This blog is part of the event report series on International Open Data Day 2018. On Saturday 3 March, groups from around the world organised over 400 events to celebrate, promote and spread the use of open data. 45 events received additional support through the Open Knowledge International mini-grants scheme, funded by Hivos, SPARC, Mapbox, the Hewlett Foundation and the UK Foreign & Commonwealth Office. The events in this blog were supported through the mini-grants scheme under the Follow the Money theme.

The concept of open data is growing rapidly across borders and Nigeria isn’t left out of this budding movement. Paradigm Leadership Support Initiative (PLSI) and OrderPaper Nigeria joined the global open data community to celebrate Open Data Day 2018 and further contributed to the discourse on why certain data should be publicly available in both human and machine-readable formats and accessible without any constraint whatsoever.

PLSI’s local event which held at LPI_Hub located within University of Ibadan – Nigeria’s premiere University focused on promoting use of open data in tracking audited funds for developmental projects in Nigerian local communities to foster public accountability and improved service delivery.

Likewise, OrderPaper which had developed a Mobile App “ConsTrack” to track constituency projects equally convened a townhall to celebrate the day. Its event was however targeted at training community youths and raising them to become FollowtheFunds Grassroots Champions (FGCs) to track, monitor and report on constituency projects undertaken by members of the National Assembly representing the Federal Capital Territory (FCT), Abuja.

Who Attended?

PLSI assembled various stakeholders in the open data community including data analysts, developers, creative artists, University students, Corps members and other lovers of data. 26 participants attended the event with 56% being males and 44% females. PLSI’s mentor and partner organization – BudgIT was equally represented at the event by two members of its research team – Olaniyi Olaleye and Thaddeus Jolaiyemi. Olaniyi delivered a stunning presentation on “Budget Access – Contracting and Audit” to take participants through the transit mechanism of data from budget to contracting and audit. PLSI’s Executive Director – Olusegun Elemo equally presented on the “Concept of Open Data” as well as a “Walk-Through session on Citizen Participatory Audit”.

Also, OrderPaper had 14 participants drawn from various area councils that make up the FCT who were trained on the use of data and technology to interrogate constituency projects in a bid to ensure inclusiveness, transparency and accountability. It is instructive that before the event, 78.5% of the participants rated government presence (generally) in terms of infrastructure and service delivery in their respective communities below average. Specific to constituency projects, many of the participants said implementation was “abysmal” as several communities like Igu in Bwari Area council was revealed to be without a good road.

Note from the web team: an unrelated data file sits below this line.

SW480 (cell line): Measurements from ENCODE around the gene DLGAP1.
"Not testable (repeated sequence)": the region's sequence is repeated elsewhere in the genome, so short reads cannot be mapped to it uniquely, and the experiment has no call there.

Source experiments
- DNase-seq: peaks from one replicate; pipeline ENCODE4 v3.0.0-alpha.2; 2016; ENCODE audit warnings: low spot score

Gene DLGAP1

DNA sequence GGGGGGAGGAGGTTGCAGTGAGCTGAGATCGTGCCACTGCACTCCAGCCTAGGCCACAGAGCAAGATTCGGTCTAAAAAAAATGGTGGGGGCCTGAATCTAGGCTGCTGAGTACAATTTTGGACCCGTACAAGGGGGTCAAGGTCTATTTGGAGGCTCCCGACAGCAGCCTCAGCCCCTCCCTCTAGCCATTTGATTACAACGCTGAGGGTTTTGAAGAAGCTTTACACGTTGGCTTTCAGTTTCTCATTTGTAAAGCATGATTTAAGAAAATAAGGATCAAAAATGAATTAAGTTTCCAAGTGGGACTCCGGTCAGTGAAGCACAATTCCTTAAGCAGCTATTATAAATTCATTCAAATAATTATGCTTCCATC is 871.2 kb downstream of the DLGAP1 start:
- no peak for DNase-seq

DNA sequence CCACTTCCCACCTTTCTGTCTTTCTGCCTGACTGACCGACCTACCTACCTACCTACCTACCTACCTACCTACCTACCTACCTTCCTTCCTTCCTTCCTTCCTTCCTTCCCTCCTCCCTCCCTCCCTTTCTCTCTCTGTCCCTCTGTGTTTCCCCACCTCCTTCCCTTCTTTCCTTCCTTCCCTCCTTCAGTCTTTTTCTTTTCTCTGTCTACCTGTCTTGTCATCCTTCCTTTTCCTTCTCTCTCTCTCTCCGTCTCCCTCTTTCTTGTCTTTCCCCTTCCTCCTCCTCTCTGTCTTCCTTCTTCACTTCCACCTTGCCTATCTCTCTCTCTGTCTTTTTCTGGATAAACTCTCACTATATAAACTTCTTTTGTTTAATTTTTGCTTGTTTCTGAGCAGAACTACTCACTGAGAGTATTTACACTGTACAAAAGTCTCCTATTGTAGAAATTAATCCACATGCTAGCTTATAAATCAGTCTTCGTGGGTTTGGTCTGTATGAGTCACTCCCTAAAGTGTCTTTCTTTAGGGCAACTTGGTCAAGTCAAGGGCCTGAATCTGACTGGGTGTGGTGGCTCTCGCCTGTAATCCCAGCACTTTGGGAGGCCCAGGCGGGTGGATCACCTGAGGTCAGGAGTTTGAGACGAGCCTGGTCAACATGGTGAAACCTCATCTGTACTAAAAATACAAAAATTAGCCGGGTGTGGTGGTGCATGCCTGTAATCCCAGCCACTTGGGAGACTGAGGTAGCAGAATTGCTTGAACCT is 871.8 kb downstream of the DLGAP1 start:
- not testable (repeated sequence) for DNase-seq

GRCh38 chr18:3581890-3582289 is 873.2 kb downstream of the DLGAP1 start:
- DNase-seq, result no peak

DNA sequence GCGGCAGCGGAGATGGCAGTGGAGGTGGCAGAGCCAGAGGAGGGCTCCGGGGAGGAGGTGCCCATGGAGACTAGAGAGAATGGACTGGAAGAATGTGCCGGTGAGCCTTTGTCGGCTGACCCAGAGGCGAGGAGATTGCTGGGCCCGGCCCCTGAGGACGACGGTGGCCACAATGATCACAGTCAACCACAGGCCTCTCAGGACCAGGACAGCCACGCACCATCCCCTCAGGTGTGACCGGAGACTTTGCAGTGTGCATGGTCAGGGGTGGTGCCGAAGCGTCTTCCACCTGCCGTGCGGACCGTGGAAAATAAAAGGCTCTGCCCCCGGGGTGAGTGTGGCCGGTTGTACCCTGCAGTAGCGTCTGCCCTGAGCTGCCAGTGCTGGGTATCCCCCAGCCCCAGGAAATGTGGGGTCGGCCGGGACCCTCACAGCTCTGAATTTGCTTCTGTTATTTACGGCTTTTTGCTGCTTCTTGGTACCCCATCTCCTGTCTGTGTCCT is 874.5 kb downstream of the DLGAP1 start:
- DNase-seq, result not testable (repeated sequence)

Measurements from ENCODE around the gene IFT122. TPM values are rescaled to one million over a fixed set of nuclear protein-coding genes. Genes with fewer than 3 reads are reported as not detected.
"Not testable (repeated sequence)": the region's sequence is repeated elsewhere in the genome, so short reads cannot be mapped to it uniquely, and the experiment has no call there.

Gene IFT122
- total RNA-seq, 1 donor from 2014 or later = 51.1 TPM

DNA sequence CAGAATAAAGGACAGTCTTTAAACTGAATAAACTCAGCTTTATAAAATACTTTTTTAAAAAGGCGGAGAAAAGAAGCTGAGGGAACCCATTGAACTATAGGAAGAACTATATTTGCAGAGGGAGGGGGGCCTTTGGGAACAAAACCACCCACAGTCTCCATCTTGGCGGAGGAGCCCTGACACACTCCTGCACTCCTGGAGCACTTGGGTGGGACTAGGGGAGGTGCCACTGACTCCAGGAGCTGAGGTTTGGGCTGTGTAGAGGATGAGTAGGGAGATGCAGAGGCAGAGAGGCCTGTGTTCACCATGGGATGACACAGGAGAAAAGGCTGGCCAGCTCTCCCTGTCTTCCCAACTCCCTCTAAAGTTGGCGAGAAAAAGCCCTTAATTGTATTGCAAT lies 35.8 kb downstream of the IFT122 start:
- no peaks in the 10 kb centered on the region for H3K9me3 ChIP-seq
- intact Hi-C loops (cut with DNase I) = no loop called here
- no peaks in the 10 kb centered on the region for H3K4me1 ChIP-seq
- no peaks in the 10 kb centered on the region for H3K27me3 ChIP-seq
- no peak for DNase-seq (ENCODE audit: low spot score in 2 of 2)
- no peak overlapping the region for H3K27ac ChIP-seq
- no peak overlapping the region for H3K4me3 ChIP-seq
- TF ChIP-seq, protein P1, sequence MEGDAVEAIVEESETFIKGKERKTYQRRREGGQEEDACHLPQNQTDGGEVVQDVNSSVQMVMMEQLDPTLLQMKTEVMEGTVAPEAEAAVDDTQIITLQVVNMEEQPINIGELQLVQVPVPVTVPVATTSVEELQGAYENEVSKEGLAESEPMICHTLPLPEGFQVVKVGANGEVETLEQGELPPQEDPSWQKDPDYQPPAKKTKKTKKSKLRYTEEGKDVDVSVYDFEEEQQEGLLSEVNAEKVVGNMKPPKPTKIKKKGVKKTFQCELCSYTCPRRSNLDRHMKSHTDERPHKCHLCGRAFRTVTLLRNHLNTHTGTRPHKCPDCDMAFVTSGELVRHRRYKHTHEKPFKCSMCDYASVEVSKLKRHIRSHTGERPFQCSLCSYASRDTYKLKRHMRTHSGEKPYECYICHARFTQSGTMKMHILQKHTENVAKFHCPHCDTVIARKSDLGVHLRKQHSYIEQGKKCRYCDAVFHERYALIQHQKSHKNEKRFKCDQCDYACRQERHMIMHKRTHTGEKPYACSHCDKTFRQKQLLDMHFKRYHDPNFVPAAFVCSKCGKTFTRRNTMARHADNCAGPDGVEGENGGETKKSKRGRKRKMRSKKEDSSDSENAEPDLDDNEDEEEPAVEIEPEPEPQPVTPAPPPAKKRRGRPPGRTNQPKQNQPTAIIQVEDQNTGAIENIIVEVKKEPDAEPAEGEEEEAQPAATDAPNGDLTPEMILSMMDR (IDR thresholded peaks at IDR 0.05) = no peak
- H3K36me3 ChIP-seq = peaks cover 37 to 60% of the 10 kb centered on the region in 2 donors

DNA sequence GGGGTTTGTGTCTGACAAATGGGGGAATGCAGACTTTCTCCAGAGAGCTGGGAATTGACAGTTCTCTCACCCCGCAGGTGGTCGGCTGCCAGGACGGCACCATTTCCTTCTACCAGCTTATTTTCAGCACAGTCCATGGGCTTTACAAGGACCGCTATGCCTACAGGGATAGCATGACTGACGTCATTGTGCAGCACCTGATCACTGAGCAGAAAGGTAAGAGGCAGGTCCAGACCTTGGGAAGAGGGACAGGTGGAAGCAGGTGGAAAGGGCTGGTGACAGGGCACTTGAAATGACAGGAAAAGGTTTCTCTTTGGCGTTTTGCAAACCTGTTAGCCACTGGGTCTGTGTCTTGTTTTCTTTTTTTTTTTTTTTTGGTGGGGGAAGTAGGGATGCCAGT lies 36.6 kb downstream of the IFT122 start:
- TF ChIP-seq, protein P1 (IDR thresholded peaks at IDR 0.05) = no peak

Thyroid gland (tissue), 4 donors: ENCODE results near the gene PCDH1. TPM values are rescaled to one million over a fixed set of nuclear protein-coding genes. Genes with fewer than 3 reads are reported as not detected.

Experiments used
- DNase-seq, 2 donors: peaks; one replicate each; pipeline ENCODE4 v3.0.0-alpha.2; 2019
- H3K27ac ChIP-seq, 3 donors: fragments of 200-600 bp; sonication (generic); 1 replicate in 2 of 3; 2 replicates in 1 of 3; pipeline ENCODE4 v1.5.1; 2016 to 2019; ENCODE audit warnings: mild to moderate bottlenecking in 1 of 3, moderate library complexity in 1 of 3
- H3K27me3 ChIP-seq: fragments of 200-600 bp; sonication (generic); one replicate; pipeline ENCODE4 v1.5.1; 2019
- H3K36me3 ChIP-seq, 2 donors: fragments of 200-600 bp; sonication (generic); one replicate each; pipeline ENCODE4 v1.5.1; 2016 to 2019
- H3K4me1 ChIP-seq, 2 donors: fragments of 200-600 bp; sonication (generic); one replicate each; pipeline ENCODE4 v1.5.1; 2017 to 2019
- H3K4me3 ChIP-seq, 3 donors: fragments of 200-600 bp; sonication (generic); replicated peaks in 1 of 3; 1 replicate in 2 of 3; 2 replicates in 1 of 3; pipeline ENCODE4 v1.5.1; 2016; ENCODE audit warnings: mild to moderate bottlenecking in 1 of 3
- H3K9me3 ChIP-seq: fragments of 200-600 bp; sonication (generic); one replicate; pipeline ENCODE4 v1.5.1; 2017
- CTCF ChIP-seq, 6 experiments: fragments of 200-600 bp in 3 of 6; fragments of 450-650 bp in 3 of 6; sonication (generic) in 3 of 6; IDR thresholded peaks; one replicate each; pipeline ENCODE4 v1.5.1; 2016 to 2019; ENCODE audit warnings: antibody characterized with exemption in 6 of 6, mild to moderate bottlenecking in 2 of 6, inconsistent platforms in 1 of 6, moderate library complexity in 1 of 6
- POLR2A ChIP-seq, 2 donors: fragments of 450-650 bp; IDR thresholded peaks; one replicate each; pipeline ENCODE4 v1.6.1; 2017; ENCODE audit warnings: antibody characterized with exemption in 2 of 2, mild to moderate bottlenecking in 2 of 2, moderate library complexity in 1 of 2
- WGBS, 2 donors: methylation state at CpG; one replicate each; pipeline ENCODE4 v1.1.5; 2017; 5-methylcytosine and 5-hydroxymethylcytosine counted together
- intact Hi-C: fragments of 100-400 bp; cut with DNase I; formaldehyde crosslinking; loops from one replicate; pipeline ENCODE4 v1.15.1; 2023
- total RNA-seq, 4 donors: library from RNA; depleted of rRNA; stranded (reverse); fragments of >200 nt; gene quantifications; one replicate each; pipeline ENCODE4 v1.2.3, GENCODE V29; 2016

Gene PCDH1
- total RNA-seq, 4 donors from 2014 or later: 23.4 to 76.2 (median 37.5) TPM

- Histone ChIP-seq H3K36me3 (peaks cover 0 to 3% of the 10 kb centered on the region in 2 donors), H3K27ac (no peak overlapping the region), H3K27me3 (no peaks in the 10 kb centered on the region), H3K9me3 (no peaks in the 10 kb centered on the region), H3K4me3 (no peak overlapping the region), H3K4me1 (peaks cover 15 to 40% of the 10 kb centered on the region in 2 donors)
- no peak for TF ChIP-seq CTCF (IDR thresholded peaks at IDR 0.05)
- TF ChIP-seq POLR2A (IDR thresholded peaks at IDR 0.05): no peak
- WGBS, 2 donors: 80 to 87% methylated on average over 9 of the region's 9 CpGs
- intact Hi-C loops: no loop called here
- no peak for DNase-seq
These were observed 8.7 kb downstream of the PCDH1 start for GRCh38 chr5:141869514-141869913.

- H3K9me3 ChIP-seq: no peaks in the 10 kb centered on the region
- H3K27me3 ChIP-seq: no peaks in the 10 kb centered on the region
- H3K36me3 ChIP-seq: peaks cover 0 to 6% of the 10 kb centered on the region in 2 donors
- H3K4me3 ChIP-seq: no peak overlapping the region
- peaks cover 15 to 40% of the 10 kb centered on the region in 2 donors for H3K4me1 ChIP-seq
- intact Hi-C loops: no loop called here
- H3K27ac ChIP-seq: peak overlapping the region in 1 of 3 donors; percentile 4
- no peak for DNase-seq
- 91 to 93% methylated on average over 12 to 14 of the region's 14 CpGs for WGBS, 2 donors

Participants at the OrderPaper Nigeria Open Data Day 2018

Breakout Session

PLSI organized a datathon exercise for participants to relate directly with audit data of the Federal Government of Nigeria. Three groups worked to analyze and mine raw data as contained in 2013, 2014 and 2015 audit reports. The groups selected three thematic areas to include water, education and health. All three groups went on to visualize their data using creative tools and subsequently presented their findings to the larger audience.

Lessons and Challenges

Despite the rapid growth of Open Data concept in Nigeria, several individuals including key stakeholders in the Open Data space learnt about use of open data and its impact on community development for the first time at the two events. This goes to show the need to continually grow the open data community in Nigeria.

PLSI had firsthand view of how unfamiliar participants felt to the Open Data space. Even though 15% were conversant with open data concept, 85% had no clue whatsoever on the importance and usage of Open Data or audit data to track public spending and demand accountability. Many were amazed in the end at how simple the subject is to understand and how critical Open Data is to improving service delivery in Nigeria. Participants were equally introduced to Value for Money – a platform to track, report and act on audited developmental projects abandoned, unexecuted or poorly executed in their communities.

Similarly, at OrderPaper’s event, only 78% of the participants knew who the Senator for the FCT is while 72% knew their House of Representatives members. In a shocking revelation, none of the participants knew the amount of money budgeted for constituency projects in two federal constituencies and senatorial districts that make up the territory. It was therefore a great gain that the town hall achieved the impartation of knowledge about who the representatives are; how much was budgeted for constituency projects in the 2016 national appropriation act; and how much was released by government for the execution of the projects. These findings greatly stimulated the interest of the participants in engaging the ConsTrack App to track and report on projects.

Moving Forward

To sustain a growing community of Open Data users, PLSI at its event commissioned three persons as U.I. Open Data Community Leaders who will continue to work very closely with the organization to promote Open Data usage in the University.

PLSI and OrderPaper are grateful to Open Knowledge International and Hivos Global for providing the mini-grant that made the two events a success.